Here is a picture of the new contents with all the stuff taken out. And each pack section. It is noticeably less stuff.



Some of the stuff taken out:

6 pens (I only need one)

4 pairs of sunglasses (kept 2)

Fleece (I will pick the right one for the trip from closet)

Various trash items.

Keys I never use.

Out dated business cards.

Travelers checks that expired in 2008. (Yea I have been carrying them for almost 10 years).

Resulting new weight:  8.96 lbs.  a reduction of 2.87 lbs.  I have literally lightened my load in life. Going forward the journey will be easier and I will have more energy for the challenges ahead.  I will not be bogged down with as much from the past.


Whar are you carrying around that no longer serves you?  How much could you lighten your load?  Go ahead. Try it.  10 minutes now could save you days of carrying around stuff you no longer need.

The science:

I am sure some attachment theory applies here. But I invented this one myself.

References:

Self invented.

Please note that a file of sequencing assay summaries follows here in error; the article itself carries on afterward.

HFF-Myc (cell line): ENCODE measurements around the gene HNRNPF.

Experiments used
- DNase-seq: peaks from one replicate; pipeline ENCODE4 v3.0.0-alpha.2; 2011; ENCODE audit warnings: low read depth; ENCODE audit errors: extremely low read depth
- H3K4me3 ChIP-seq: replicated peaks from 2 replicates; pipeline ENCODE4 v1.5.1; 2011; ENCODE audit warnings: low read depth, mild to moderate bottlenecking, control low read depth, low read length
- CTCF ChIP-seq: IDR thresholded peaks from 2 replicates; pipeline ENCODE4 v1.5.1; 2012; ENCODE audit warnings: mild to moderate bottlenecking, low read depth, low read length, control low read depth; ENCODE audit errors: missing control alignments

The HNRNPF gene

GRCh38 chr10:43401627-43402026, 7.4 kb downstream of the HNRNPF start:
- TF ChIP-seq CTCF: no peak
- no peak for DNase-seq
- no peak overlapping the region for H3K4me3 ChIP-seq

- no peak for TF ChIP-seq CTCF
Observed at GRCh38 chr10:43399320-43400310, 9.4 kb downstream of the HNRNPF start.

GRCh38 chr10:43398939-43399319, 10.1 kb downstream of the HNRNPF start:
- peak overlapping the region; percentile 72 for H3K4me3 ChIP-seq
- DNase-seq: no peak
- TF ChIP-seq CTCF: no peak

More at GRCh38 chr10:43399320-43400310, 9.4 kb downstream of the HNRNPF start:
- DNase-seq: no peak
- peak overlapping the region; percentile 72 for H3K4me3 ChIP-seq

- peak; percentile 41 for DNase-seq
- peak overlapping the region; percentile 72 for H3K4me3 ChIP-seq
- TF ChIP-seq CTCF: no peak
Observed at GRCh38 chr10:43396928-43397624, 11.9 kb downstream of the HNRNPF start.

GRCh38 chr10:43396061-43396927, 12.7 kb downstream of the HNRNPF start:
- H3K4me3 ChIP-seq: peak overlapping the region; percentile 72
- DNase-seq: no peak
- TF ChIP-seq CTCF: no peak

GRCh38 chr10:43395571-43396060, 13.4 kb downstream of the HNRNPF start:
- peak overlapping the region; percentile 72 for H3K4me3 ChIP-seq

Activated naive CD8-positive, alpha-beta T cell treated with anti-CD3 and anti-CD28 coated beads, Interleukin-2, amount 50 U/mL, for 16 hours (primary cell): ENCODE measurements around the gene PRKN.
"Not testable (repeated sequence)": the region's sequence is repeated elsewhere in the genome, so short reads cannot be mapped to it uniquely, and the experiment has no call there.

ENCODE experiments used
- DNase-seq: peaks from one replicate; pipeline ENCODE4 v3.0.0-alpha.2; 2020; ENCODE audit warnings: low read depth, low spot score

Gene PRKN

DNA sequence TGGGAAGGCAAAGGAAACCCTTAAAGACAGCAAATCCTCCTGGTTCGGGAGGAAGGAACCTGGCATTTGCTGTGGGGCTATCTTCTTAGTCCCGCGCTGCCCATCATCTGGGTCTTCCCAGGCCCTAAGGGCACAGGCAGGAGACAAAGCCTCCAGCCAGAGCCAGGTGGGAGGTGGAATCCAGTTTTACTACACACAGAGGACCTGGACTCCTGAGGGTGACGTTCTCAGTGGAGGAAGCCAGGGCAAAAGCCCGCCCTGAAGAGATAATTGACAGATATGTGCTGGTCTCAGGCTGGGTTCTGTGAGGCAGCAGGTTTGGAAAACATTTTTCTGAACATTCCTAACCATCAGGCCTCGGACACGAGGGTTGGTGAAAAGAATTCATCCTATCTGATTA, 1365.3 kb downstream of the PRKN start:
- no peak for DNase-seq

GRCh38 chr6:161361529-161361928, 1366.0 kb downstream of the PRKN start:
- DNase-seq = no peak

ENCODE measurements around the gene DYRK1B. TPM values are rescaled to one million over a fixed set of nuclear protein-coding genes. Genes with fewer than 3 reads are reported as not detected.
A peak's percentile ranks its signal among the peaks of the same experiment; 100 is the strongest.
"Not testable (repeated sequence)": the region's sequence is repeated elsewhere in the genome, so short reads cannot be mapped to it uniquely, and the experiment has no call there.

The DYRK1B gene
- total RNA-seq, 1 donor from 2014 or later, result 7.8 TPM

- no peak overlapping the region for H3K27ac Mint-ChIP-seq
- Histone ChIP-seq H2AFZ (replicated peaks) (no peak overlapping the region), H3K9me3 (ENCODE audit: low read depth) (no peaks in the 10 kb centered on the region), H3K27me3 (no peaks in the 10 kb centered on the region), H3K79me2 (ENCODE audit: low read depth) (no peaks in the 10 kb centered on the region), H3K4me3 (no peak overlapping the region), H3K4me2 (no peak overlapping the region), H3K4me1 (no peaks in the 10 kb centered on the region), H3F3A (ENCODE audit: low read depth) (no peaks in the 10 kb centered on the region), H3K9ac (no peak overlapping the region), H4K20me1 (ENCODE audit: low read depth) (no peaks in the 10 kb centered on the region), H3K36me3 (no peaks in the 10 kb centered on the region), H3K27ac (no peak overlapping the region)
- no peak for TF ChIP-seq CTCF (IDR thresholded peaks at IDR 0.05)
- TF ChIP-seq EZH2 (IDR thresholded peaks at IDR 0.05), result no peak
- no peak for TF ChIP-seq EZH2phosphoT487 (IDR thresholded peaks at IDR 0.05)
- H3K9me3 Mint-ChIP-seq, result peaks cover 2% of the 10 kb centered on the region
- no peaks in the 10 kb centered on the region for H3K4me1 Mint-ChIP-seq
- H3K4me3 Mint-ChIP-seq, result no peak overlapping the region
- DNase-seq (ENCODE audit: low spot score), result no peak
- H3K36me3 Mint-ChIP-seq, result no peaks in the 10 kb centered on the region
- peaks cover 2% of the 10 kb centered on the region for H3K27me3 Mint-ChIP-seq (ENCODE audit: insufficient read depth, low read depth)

George Carlin said commented on “stuff”

Do This: Do Not stay on top of everything 

Last week I was reminded of this by the daily stoic passage 


In the end you are what is in your head. So what if you cut down on media consumption and worry about external events?  Would there be more room in your head for other things?   Say yourself?  Or things in your control?  Yes.  

This is the same message of mark Manson’s new book and the 40 years of zen program and the core idea of stoic thought.   Be very conscious of what you give a fuck about.  Fucks are expensive cognitively. Free up headspace spent on external events, the past and the future and you have more resources for what is right in front of you.  Your life. 

DO THIS: Be tolerant of others and strict with yourself.